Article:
If the second row is equipped with captain’s chairs, like the tester, you could slide a pair of skis or other objects up to seven feet long between them. The third row folds completely flat and the second row folds almost flat to create a cargo cavern.

Power, and plenty of it, comes from a turbocharged, horizontally-opposed, four-cylinder engine that runs on regular fuel. The development team did an excellent job of masking the sound associated with this design. Between the engine and AWD system is a continuously variable transmission. Subaru engineers have done a good job of mimicking a conventional automatic transmission in everyday use. But they could not hide the unpleasant moan under sustained wide-open throttle use.

Fuel economy is OK for such a large vehicle. I averaged about 14.5 litres/100 km in the city and about 10 for a week of mixed, city and highway, driving in cold winter weather.

The Ascent comes with Subaru’s excellent all-wheel-drive system, including X-mode for additional grip in mud or snow. Thanks to that, the Ascent provides a stress-free environment whether in town or on the highway. The ride is supple and the interior all but silent.

The Ascent comes in four trim levels – Convenience, $35,995; Touring, $40,995; Limited, $46,495 and Premier, $46,495. The Captain’s chairs are a $500 option in the Touring and Limited models. All include three-zone automatic climate control, power driver’s seat, heated front seats and a suite of safety features. The Limited, with Captain’s chairs, trim tester also boasted a 20-cm touch screen display with navigation, Apple CarPlay and Android Auto, power glass sunroof, 20-inch alloy wheels, leather seats and a 792-watt, 14-speaker Harmon Kardon audio system.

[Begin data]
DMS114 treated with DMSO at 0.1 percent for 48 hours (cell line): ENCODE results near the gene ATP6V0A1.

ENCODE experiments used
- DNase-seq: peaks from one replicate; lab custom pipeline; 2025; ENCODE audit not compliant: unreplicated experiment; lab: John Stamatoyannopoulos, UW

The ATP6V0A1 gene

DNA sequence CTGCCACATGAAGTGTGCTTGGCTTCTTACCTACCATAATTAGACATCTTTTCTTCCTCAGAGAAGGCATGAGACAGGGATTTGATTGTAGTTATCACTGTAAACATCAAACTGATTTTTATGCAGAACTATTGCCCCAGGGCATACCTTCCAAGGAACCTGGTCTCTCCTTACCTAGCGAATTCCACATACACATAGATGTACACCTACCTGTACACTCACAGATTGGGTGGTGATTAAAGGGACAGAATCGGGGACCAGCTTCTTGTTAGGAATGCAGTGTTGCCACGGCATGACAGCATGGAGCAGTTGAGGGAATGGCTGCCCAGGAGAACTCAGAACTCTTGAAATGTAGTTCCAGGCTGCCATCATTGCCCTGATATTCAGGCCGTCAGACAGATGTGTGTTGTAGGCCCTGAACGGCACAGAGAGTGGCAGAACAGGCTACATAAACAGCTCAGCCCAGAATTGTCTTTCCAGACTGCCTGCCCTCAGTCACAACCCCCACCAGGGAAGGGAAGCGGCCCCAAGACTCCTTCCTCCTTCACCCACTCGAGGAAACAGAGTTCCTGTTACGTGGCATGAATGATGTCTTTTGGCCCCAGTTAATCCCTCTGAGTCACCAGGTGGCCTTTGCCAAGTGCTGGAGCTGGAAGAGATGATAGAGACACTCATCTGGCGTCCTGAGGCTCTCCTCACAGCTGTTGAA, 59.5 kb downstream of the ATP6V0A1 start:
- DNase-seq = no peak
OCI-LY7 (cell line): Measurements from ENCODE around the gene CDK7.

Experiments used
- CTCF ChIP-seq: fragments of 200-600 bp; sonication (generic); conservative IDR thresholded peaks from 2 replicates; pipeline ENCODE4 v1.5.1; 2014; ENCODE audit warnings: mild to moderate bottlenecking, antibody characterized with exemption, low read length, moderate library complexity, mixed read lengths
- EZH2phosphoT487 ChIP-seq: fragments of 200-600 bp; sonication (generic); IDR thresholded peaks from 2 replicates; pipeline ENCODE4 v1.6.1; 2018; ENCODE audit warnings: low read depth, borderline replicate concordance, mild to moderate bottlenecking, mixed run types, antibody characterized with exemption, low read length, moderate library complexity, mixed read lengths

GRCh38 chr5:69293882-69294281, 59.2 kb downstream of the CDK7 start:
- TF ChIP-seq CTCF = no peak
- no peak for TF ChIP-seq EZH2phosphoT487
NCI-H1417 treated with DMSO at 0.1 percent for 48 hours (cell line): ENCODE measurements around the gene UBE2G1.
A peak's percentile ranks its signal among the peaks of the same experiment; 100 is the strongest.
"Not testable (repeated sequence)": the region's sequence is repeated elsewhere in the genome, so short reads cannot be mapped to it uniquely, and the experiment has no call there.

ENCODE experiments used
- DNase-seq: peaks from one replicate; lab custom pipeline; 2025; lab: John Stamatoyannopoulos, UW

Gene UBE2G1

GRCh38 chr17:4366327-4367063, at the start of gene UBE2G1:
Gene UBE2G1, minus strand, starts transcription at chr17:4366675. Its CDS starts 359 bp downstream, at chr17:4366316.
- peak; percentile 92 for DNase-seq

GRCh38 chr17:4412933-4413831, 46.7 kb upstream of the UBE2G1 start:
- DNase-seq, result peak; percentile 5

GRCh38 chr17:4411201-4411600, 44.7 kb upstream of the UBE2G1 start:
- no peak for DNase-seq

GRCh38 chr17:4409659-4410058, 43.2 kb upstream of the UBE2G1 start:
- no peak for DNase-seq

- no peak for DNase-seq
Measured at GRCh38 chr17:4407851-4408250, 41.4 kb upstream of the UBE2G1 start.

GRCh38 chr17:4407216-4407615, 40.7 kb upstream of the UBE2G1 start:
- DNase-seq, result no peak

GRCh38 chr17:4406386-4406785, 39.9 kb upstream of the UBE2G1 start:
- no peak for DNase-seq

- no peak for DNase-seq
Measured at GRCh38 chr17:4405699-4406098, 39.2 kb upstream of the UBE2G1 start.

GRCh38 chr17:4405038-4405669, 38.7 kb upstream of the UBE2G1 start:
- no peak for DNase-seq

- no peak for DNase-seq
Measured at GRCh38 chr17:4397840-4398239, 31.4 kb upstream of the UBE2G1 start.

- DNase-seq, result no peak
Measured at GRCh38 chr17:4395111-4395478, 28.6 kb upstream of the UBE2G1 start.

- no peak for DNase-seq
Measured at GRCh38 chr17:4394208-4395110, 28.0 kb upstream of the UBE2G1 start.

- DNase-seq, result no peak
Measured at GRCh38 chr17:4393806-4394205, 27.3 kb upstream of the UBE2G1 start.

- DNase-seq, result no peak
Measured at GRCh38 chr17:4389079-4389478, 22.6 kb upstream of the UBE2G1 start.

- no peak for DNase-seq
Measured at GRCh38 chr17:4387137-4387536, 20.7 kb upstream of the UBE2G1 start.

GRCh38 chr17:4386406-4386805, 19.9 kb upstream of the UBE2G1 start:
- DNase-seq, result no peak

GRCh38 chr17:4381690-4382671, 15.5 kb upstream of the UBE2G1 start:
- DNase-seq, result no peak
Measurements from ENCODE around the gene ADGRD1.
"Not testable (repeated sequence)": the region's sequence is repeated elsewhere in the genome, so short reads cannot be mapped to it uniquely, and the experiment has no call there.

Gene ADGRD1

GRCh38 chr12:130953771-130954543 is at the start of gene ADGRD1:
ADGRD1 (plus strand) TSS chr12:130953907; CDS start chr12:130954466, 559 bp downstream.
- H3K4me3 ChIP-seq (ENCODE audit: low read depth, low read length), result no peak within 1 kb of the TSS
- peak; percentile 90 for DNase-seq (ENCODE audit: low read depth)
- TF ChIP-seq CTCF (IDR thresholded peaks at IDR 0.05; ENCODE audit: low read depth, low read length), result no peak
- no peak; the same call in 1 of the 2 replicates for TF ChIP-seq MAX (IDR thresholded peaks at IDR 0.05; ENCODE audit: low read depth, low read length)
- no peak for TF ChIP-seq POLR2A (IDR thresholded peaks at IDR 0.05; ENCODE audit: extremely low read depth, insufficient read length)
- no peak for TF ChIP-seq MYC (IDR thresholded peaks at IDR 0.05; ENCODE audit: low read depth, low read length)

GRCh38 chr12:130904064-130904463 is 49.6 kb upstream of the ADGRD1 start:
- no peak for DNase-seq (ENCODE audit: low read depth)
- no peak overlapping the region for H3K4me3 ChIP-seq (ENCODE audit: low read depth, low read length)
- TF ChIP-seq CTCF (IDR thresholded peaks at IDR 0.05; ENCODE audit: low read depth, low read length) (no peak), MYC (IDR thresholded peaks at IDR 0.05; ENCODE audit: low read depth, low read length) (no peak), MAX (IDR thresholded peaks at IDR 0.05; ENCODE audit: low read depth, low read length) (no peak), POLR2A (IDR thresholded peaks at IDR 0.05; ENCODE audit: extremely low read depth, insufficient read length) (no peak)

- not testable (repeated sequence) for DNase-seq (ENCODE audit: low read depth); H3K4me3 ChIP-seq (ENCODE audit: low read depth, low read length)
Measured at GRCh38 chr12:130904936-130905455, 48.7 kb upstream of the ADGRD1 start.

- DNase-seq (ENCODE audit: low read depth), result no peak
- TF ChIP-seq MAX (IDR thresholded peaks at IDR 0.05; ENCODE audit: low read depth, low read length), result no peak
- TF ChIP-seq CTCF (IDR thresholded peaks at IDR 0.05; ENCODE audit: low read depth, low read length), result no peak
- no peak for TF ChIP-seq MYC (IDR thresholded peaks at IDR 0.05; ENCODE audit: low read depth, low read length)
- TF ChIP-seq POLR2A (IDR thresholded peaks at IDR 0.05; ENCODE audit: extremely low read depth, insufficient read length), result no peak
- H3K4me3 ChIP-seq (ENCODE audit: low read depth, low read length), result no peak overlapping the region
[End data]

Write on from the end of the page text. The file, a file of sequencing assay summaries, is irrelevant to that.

The camera-based EyeSight system brings pre-collision brake assist, adaptive cruise control, lane departure and sway warning, lead vehicle start alert, rear/side vehicle detection system, blind spot detection, lane change assist, rear cross traffic alert and reverse automatic braking.

A couple of nice touches include the ability to use voice activation to input a destination into the nav system instead of having to laboriously enter it one line at a time. The eye-sight system sounds a beep when the vehicle ahead starts to move in heavy traffic.

The competitively-priced Subaru Ascent has a spacious and luxurious interior. Combined with proven all-season prowess, it instantly becomes a worthy entry in the three-row utility vehicle class.

The specs

Model:

2019 Subaru Ascent Limited (with captain’s chairs)

Engine:

turbocharged, 2.5-litre, horizontally-opposed, four-cylinder, 260 horsepower, 277 lb.-ft. of torque, regular fuel

Transmission:

continually variable automatic

NRCan rating (litres/100km city/highway):

11.6 / 9.0

Length:

4,998 mm

Width:

2,187 mm

Wheelbase:

2,890 mm

Weight:

2,073 kg

Price:

$46,995 base, $48,795 as tested, including freight

Competition:

Chevrolet Traverse, Ford Explorer, Honda Pilot and Passport, Kia Sorento, Mazda CX-9, Toyota Highlander and Volkswagen Atlas

Options on test vehicle:

none